Fine Antique Asian Art, Buddhist Statues, Tea Bowls, Japanese Ceramics, Chinese Paintings,

Hakeme Glazed Ko-Hagi Chawan by the first Saka Koraizaemon

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Directory: Antiques: Regional Art: Asian: Japanese: Tea Articles: Pre 1700: Item # 1290146

Please refer to our stock # 0211 when inquiring.
Momoyama Gallery
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Richard van Norten - by appointment
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Our collection of Tea Bowls offer always spectacular chawans - this is one of our best: Hakeme Glazed Ko-Hagi Chawan Dating to 17th Century made by the first Saka Koraizaemon.

Toujin-bue (Chinese flute) flat shaped tea bowl made of coarse, unfined clay with a high content of iron oxide. The body shows the tracks of the fingers when it was thrown on the Korean kick-wheel. The rim is a little uneven (intentionally). The unglazed foot ring was executed in the Korean bamboo node style. The clay shows impurities. Over the clay a white engobe was applied with astraw brush and transparent ash glaze haze been poured on top. The bowl has a beautiful shape and is well balanced and has been used for many years as the stain inside and around the rim indicates. There is an old repair in gold lacquer at the rim, where the gold is a little worn off, awesome!

Size: Diameter: 15 cm, height; 5.7 cm, foot ring: 5.6 cm.

The bowl comes in a silk pouch (shifuku) and an older wooden box (kiribako)inscribed on the inside of the lid: Ko-Hagi Hira chawan (followed by three lines of the same measurements asoboe in Sun and Bu) Migi shodai saka koraizaemon kanei jidai no saku showa 1934 juichi-dai saka koraizaemon, which can be translated: Ko-Hagi Flat tea bowl (measurements)(the bowl to the) right was made by the first generation Saka Koraizaemon in the Kanei period (1624-1644) ....Showa 1934 11th generation Saka Koraizaemon (Seal: Koraizaemon).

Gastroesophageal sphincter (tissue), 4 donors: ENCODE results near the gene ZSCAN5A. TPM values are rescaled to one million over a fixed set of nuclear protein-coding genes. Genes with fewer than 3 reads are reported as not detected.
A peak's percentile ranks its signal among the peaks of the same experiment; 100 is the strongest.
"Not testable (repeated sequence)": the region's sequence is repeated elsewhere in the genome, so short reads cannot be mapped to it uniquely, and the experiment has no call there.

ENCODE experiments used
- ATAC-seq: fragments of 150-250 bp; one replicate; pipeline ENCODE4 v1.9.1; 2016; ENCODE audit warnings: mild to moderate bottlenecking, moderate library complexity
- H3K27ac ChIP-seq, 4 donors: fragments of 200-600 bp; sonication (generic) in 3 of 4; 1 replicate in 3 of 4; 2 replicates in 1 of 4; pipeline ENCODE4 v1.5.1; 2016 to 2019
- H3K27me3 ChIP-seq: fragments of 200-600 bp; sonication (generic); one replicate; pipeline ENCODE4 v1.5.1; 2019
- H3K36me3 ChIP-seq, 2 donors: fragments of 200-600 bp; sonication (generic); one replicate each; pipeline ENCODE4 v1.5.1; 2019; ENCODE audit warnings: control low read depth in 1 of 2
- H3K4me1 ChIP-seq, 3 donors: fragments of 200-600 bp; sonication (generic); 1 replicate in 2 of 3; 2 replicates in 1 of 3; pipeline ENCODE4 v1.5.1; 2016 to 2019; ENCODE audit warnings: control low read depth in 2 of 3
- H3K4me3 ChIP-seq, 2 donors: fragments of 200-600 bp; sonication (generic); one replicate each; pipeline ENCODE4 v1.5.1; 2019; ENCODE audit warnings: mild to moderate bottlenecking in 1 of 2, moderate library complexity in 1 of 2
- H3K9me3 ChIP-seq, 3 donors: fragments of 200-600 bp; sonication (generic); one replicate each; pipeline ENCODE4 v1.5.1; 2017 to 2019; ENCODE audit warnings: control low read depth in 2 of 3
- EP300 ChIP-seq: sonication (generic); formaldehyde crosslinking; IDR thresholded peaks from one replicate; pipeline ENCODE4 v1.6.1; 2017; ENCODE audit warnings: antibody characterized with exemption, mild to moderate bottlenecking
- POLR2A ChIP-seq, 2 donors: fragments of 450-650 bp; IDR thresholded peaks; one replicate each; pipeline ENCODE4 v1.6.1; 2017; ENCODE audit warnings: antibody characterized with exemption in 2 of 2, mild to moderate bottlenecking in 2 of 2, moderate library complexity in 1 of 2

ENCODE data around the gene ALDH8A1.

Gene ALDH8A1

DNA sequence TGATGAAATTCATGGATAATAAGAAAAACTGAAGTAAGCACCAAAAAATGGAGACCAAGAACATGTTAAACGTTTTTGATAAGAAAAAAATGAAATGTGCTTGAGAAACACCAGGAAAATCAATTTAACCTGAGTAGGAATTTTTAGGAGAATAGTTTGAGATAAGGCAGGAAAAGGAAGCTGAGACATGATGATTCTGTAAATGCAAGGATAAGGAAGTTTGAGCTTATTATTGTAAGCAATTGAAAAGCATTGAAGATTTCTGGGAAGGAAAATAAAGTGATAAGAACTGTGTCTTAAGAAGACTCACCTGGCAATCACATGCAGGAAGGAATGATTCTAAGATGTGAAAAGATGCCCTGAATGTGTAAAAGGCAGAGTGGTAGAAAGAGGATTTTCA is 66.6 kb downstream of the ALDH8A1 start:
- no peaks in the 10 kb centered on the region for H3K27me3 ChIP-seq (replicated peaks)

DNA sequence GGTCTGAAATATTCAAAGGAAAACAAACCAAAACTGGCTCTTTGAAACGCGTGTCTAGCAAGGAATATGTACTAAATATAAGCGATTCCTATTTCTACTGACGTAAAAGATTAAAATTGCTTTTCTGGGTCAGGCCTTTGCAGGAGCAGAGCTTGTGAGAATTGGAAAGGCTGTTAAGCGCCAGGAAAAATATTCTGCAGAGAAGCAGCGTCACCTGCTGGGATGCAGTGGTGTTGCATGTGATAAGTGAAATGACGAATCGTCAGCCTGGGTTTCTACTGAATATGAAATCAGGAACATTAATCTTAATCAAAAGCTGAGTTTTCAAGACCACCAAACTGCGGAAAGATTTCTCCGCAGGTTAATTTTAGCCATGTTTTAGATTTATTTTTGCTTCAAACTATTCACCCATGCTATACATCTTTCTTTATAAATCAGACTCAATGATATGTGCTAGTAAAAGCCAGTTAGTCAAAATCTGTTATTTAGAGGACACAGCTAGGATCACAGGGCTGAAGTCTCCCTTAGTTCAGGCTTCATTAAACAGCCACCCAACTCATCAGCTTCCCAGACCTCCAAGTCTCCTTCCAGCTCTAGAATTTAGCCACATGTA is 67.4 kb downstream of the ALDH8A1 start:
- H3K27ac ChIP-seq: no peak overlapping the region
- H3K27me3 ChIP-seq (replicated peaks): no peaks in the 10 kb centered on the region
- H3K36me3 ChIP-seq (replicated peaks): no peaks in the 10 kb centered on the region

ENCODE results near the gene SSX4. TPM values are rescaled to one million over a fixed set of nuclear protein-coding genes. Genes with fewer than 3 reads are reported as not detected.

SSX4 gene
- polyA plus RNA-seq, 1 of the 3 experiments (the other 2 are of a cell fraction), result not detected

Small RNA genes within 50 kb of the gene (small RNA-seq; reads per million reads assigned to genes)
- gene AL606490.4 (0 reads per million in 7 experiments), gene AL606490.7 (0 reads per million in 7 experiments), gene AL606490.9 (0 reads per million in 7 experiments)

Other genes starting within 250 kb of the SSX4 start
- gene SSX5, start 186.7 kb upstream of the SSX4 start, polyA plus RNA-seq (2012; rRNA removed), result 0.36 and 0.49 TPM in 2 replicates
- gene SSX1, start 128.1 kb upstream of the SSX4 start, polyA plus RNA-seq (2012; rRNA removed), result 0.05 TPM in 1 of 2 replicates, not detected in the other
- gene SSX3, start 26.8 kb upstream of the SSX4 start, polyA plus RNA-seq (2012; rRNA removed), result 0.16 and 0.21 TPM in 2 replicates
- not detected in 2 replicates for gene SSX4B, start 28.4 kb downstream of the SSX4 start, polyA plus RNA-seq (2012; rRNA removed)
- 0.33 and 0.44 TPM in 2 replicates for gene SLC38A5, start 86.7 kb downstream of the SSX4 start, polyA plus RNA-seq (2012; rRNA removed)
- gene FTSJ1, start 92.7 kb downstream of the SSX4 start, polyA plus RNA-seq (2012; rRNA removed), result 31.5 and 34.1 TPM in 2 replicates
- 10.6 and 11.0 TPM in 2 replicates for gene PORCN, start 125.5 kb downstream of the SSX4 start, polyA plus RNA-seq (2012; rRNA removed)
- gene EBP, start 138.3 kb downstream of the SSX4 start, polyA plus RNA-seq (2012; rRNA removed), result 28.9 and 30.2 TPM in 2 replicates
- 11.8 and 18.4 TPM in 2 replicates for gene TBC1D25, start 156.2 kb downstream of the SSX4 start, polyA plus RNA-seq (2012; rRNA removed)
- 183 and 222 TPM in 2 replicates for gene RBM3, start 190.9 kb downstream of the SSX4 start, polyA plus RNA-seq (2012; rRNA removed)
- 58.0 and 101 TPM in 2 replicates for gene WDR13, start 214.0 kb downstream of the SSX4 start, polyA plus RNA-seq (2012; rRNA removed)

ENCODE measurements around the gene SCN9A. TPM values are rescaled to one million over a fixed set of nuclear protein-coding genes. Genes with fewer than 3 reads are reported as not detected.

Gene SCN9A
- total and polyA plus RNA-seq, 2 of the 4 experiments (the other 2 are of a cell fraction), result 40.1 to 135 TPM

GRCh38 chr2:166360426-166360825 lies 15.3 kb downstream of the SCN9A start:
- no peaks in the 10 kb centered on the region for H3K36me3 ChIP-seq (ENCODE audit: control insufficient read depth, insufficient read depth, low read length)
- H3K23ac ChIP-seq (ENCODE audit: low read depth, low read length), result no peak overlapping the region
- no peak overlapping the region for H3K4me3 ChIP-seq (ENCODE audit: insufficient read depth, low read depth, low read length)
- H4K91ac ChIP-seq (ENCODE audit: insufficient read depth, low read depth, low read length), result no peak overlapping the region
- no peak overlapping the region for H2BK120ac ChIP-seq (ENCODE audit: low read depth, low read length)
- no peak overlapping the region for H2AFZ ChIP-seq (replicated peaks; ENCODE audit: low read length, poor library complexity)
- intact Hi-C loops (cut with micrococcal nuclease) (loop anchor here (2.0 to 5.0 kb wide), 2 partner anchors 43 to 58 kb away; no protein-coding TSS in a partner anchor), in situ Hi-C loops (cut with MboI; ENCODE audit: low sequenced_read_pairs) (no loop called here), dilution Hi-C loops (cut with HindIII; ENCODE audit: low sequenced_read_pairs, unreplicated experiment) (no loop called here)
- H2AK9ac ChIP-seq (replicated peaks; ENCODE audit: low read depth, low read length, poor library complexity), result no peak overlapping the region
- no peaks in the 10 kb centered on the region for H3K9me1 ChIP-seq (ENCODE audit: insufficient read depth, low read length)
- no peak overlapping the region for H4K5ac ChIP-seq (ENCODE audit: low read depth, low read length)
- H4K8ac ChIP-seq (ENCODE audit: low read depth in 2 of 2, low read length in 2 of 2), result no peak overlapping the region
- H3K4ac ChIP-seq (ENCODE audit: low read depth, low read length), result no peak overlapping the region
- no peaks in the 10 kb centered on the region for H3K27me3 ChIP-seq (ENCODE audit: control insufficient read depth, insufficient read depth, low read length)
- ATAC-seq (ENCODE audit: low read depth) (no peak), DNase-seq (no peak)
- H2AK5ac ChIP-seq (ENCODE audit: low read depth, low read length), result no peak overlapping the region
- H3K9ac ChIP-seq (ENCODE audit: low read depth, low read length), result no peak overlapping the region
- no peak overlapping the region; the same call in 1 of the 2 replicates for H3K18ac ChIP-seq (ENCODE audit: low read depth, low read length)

The first Saka Koraizaemon was the son of Li Shakko (which Lord Mori Terumoto brought from Koreaafter Hideyoshis Korea campaign) and one of the founders of the Hagiteadition. Hagi was an 'otome-yaki', which was produced for the exclusive use of the Morifamily of local daimyos and could not be sold in the market and is, therefore, rather rare.

The tea bowl was exhibited from May 22nd to September 2011 at the Keramion Museum in Frechen - Germany. 'Momoyama Keramik und ihr Einfluss auf die Gegenwart' (Momoyama Ceramics and its influence until today). It is published in a valuable book of the same name, catalogue no. 146, page 66. ISBN -978-3-94005-06-8. It is written in German and English with a foreword of the Japanese ambassador in Germany.

The chawan will be sold together with its box and with a new example of the book.

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